Tuesday, March 19, 2013

The Secret Perfumista Life of John Steed, and a tribute to the coolest couple in the history of television: The Avengers...

Must-view Avengers for any self-respecting perfumista:

How to succeed ... at Murder

Volume 8, episode 3, 1966

Having renounced television quite some time ago as the largely worthless and mind-numbing diversion that it is, I nonetheless have always been an amateur of fine films—of every length. While still a member of the Columbia House DVD club—before it became clear that physical media would soon go the way of oaxmoss-rich perfumes—I procured a complete, nearly fifty-hour set of the British television cult classic The Avengers, which originally aired from 1965 through 1967, starring Patrick Macnee and Diana Rigg. Since acquiring this collection—The Complete Emma Peel Megaset—I have not seen it for sale anywhere else, so I feel fortunate to own it, and also to have seized the opportunity to give a set to each of my two sisters. In my considered opinion, The Avengers is one of the very best television series ever to have been produced.

Why is The Avengers such a superlative series? Where to begin? First, every sizzling episode oozes with both style and substance. The aesthetics are top notch, with each scene carefully thought out and all props well chosen and arrayed. As a result, virtually any screen shot is picture perfect and worthy of extended reflection. The dialogue is always witty and often poetic, and the plots are extremely well-crafted, exploring a range of issues and posing and solving a conflict within the short span of only 50 minutes. The writers of this series essentially mastered the filmic equivalent of the fine art of the short story.

Part of the wonderfulness of The Avengers derives from the simple fact that the two protagonists, Emma Peel and John Steed, have impeccably good taste. It certainly does not hurt that women's fashion of the 1960s exhibited a distinctness and sleekness never before seen in history and unrivaled since. The Avengers are handsomely dressed, but Emma's wardrobe in particular is peerless among female television series protagonists. (Unfortunately, Ginger, of Gilligan's Island, appears to have brought only one dress—and a sequined mermaid model at that—along on her three-hour cruise turned epic island adventure...)

The Avengers' acute aesthetic awareness is really just one reflection of their boundless intelligence, proving yet again that a sharp and sensitive mind applies across the board to every realm. But rather than giving themselves over completely to the life of the aesthete, spending all of their time in the enjoyment of the finer things in life, and concerning themselves only with the heightened pleasures of the moment available to them, Peel and Steed are the dynamic and daring duo who relentlessly combat both evil and stupidity, applying their keen intellects to solve intractable crime after crime and thus leaving the world better than it was when they found it. Fully defying the image of the hard-boiled gumshoe detective who lives out of his car and eats fast food, Emma and John approach every problem from the aesthetic space which they already occupy and in which they are firmly ensconced, their lives replete with style and artful design.

This couple is not a couple, at least not on film, but their relationship within the episodes makes it impossible not to wonder what may happen in between. At the end of this particular episode, How to succeed ... at Murder, Emma and John are sitting side-by-side studying their new books on ventriloquism—an interest piqued by the events of the dangerous plot which they have only just managed to foil—in the back of an obviously chauffeured travel trailer, moving off into the distance.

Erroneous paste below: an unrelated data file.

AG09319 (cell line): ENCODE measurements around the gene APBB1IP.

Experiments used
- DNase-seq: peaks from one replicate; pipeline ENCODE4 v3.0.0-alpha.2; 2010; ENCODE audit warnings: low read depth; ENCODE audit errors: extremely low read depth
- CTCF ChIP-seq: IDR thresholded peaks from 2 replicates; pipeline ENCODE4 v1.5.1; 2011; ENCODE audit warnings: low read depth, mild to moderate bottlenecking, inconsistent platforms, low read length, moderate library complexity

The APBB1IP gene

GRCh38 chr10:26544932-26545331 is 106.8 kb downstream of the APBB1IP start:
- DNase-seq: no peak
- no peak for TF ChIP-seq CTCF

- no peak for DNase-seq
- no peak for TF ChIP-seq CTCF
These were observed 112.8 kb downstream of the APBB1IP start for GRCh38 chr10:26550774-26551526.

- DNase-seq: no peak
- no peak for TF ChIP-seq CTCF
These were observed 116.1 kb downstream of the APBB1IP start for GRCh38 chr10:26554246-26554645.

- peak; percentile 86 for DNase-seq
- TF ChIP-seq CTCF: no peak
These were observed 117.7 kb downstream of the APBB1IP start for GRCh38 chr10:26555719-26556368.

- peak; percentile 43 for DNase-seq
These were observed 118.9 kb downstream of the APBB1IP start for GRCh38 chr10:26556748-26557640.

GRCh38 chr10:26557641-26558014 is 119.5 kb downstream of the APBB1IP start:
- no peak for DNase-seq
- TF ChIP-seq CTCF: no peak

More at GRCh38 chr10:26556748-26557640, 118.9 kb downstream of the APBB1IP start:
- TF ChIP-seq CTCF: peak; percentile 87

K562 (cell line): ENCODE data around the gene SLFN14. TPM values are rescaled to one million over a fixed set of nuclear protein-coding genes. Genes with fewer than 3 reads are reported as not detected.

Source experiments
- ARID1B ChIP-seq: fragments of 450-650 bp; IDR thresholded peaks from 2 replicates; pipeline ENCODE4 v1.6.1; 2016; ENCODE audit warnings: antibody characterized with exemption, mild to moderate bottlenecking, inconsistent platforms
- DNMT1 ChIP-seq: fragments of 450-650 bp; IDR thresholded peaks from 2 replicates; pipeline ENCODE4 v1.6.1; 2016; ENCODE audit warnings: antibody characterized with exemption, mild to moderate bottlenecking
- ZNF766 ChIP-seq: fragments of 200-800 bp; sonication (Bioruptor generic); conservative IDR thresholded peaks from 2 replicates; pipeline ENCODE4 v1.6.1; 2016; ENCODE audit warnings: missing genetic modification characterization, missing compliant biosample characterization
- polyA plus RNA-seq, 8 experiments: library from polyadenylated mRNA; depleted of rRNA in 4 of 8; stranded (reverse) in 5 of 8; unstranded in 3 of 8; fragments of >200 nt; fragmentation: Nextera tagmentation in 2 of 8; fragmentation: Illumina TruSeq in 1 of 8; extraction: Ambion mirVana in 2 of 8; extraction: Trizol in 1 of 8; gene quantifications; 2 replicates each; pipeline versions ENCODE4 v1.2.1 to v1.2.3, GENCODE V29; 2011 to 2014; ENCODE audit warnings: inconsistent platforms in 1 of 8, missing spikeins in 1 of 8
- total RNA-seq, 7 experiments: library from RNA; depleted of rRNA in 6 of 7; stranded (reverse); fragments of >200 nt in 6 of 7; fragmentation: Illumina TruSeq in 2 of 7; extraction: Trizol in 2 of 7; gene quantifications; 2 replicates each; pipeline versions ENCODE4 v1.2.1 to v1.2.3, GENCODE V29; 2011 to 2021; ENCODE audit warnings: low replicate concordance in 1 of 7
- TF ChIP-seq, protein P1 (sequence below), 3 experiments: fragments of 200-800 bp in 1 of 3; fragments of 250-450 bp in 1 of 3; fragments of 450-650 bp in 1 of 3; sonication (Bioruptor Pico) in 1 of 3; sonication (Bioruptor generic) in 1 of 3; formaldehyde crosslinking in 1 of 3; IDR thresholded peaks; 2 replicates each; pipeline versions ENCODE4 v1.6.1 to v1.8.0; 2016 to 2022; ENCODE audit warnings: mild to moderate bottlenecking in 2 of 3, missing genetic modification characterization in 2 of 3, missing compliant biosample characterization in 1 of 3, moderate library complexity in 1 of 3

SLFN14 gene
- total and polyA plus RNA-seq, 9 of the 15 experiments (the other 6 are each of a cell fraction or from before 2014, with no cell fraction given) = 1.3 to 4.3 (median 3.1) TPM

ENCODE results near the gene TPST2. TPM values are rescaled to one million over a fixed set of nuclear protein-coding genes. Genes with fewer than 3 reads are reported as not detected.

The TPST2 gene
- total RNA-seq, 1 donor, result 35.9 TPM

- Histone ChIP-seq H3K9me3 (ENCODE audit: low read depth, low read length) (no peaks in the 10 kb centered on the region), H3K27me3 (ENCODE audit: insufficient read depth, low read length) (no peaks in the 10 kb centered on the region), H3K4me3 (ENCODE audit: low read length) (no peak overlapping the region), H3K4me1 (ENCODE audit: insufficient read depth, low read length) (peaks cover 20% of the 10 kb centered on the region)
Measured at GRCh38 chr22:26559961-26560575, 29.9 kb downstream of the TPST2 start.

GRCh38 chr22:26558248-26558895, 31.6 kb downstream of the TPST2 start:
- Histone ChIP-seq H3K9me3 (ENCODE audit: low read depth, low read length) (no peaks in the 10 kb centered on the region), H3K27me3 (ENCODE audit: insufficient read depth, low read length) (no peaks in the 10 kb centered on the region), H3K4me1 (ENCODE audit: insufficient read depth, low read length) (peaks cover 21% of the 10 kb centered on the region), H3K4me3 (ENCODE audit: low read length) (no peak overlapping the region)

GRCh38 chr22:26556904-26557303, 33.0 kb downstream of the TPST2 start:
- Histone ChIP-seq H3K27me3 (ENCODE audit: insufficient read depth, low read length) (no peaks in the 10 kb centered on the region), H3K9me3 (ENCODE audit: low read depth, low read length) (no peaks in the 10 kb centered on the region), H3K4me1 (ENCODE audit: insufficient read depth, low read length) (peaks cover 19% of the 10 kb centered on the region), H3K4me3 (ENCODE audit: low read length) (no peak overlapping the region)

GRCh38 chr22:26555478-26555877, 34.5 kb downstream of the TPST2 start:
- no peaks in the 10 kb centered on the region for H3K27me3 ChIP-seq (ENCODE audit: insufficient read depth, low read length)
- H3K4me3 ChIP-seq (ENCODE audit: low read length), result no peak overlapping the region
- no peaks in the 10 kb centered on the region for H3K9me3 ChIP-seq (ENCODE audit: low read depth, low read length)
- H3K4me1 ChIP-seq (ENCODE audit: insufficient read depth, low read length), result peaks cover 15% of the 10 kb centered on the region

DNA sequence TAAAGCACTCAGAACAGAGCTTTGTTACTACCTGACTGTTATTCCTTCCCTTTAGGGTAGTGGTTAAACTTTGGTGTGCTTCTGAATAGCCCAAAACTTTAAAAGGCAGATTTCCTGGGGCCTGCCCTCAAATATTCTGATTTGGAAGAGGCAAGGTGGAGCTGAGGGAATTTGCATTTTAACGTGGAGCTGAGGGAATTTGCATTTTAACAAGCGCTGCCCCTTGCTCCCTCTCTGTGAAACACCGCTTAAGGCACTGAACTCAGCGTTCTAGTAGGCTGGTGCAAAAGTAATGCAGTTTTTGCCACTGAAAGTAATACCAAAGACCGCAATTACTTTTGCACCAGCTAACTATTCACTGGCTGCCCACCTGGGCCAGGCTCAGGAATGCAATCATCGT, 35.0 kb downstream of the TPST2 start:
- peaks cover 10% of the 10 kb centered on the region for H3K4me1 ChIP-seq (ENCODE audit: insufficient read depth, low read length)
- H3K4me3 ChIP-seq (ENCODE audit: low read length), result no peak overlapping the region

The affinity and mutual esteem between Peel and Steed is undeniable, but they are much too cool to stoop to boorish public displays of affection, so if they were romantically involved, they would certainly never broadcast that fact to their gawking admirers. For this reason, I reject the orthodox line, according to which the couple are only professional partners against crime.

It is true that Emma goes by her married name, Mrs. Peel, but her husband was a pilot whose plane had disappeared somewhere over the Amazonian forest (and he was presumed dead) before her collaboration with Steed. It simply stretches credulity that Mrs. Peel would adhere to antiquated conventions governing widows, and marriage more generally. Emma and John break every other rule in the book, so why would they feel bound by something as parochial as petit-bourgeois tradition?

In reality, which is to say, within the fiction which is the reality of The Avengers, it matters perhaps little whether or not Emma and John ever share the same bed, and they certainly would not care what we happen to think. What is indubitable is that they are kindred spirits and make a superlative professional team, defeating evil enemies left and right, and proving that intelligent people can also be both comely and civilized—and even nice!

That's right: nice. Whenever Peel and Steed encounter an agent of evil, they treat him or her with the utmost respect, and if it becomes necessary to take them out, there is no rancor or anger involved in the execution of what is done invariably and only in self-defense. Emma and John do not sentence to death and execute persons suspected—or even known to be guilty—of crimes. Instead, they protect themselves from them.

Whenever possible, the Avengers, in their boundless clemency, spare their adversaries' lives. Alas, this is not always possible, as in this rich episode in which a group of misguided radical feminists have been brought together—unbeknownst to themselves—by a psychotic man to commit murder after murder of successful businessmen in a misguided effort to realize what they have been brainwashed to believe is their mission and dream:

Ruination to all men!

Having been produced in 1966, How to Succeed ... at Murder offers a creative and incisive critique of radical feminism gone awry. Feminists back then, as now, are undoubtedly right that women have been kept down, with secretaries dominated by tyrannical bosses often less intelligent than the women whom they depend upon. In the United States, by 2009, nearly half a century after the ratification of The Equal Pay Act of 1963, women were still earning only 77 cents on the dollar paid to equally qualified men for performing the very same work. (In 1963, they received 59 cents on the dollar paid to men.)